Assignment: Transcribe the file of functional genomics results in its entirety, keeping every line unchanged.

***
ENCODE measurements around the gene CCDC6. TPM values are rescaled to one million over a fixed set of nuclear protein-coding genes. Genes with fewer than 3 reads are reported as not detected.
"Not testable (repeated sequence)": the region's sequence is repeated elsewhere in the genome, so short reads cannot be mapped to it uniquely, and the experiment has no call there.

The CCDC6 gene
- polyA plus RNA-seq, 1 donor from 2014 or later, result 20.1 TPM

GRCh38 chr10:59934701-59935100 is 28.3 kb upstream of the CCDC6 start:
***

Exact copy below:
ENCODE measurements around the gene CCDC6. TPM values are rescaled to one million over a fixed set of nuclear protein-coding genes. Genes with fewer than 3 reads are reported as not detected.
"Not testable (repeated sequence)": the region's sequence is repeated elsewhere in the genome, so short reads cannot be mapped to it uniquely, and the experiment has no call there.

The CCDC6 gene
- polyA plus RNA-seq, 1 donor from 2014 or later, result 20.1 TPM

GRCh38 chr10:59934701-59935100 is 28.3 kb upstream of the CCDC6 start: